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The composition of this play is attributed by Malone to the date of 1602. That it was written and acted before the decease of Queen Elizabeth, is evident from the manner in which it is entered on the Stationers' books; being registered on February 7, 1602-3, as acted by my lord chamberlen’s men,' who, in the year of the accession of King James, obtained a license for their theatre, and were denominated his majesty's servants.'

Chaucer bad celebrated the loves of Troilus and Cressida in a translation from a Latin poem of one Lollius, an old Lombard author: but Shakspeare is supposed to have received the greatest part of his materials for the structure of this drama from Guido of Columpna, a native of Messina in Sicily, who wrote his History of Troy in Latin. This work appears to have been soon after translated by Raoul le Fevre into French, from whom Caxton rendered it into English in 1471, under the title of 'Recuyles, or Destruction of Troy.' Our author has in his story followed, for the greater part, the old book of Caxton, which was then very popular; but the character of Thersites, of which it makes no mention, is a proof that this play was written after Chapman had published his version of Homer in 1596.

* This play,' says Dr. Johnson, 'is more correctly written than most of Shakspeare's compositions, but it is not one of those in which either the extent of his views or elevation of his fancy is fully displayed. As the story abounded with materials, he has exerted little invention ; but he has diversified his characters with great variety, and preserved them with great exactness. His vicious characters disgust, but cannot corrupt; for both Cressida and Pandarus are detested and contemned. The comic characters seem to have been the favorites of the writer: they are of the superficial kind, and exbibit more of manners than nature : but they are copiously filled and powerfully impressed,



Calchas, a Trojan priest of Apollo, deserts the cause of his

country, and traitorously joins the camp of the Grecians, to whom he renders most important services, in recompense of which he intercedes for the ransom of a powerful Trojan captive named Antenor, for his daughter Cressida, who resides in Troy, under the protection of her uncle Pandarus, where her beauty and accomplishments make a deep impression on prince Troilus, the son of king Priam, whose addresses she is induced to accept, when their felicity is suspended by the arrival of Diomed, who is commissioned to effect the exchange, and restore Cressic' . to her father. Vows of mutual fidelity are interchanged by the separated lovers, and Troilus soon finds an opportunity to repair secretly to the Grecian tents. where he has the mortification of witnessing the inconstancy or nis mistress, who has transferred her affections to Diomed. In the mean time, Hector, disregarding the predictions of his sister Cassandra, and the entreaties of his wife Andromache, repairs to the field of battle, where he slays Patroclus, the friend of Achilles, who soon after revenges his death on bis conqueror, whose dead body he cruelly attaches to bis chariot, which be drives round the walls of the city.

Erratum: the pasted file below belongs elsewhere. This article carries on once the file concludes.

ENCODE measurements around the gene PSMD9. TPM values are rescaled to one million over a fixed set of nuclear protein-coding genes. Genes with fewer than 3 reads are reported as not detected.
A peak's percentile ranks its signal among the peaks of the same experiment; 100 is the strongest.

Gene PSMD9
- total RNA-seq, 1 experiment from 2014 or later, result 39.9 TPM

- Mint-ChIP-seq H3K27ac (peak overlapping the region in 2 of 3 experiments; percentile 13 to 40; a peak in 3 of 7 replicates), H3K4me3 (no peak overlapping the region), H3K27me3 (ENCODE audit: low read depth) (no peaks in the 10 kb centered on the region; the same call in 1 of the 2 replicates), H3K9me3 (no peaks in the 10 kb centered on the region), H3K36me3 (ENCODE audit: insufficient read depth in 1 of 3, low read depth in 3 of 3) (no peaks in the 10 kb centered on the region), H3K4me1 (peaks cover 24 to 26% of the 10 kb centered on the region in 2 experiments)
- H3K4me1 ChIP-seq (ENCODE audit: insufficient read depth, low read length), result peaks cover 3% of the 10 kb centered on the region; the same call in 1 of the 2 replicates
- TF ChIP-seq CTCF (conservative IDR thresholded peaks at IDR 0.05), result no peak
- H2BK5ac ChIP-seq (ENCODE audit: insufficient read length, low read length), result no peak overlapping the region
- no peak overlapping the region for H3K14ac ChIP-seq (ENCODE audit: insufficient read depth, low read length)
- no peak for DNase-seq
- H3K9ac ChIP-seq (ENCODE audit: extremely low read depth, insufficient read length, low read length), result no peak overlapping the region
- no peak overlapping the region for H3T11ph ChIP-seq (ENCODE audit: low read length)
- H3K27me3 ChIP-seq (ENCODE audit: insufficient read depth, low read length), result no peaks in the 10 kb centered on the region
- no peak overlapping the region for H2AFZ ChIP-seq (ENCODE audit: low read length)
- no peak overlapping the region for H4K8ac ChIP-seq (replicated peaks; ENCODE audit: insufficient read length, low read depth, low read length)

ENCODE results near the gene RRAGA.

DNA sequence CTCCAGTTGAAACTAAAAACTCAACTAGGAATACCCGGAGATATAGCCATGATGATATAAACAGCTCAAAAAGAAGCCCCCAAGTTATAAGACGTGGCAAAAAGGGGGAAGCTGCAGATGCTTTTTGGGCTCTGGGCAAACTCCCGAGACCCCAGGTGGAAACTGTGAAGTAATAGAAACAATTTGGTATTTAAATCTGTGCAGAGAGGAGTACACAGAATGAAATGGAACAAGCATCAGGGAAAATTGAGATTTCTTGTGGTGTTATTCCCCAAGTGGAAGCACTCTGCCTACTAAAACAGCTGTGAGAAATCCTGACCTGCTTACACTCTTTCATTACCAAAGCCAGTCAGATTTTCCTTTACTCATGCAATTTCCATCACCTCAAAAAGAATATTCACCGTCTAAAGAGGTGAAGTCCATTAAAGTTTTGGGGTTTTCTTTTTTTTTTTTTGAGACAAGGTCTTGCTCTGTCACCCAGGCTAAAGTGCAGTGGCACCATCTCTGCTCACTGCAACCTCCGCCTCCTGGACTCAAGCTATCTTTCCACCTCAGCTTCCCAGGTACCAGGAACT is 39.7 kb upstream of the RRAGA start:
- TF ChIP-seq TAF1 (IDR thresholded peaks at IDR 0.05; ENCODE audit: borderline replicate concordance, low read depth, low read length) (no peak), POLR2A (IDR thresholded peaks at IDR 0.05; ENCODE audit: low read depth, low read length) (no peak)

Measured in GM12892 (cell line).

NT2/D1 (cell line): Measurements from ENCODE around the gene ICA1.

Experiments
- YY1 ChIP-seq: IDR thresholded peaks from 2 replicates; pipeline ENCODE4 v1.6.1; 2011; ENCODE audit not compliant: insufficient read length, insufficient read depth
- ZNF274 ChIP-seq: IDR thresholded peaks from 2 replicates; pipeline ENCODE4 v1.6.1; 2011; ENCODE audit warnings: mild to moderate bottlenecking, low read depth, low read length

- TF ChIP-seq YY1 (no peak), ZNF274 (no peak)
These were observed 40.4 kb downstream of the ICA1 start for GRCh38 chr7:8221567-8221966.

Priam, king of Troy.

bis sons.
Calchas, a Trojan priest, taking part with the Greeks.
PANDARUS, uncle to Cressida.
MARGARELON, a bastard son of Priam.

Trojan commanders.

AGAMEMNON, the Grecian general.
MENELAUS, his brother.

Grecian commanders.
THERSITES, a deformed and scurrilous Grecian.
ALEXANDER, servant to Cressida.
Servant to Troilus; Servant to Paris ; Servant to Diomedes.

HELEN, wife to Menelaus.
ANDROMACHE, wife to Hector.
CASSANDRA, daughter to Priam ; a prophetess.
CRESSIDA, daughter to Calchas.

Trojan and Greek Soldiers and Attendants.

Scene, Troy, and the Grecian camp before it.

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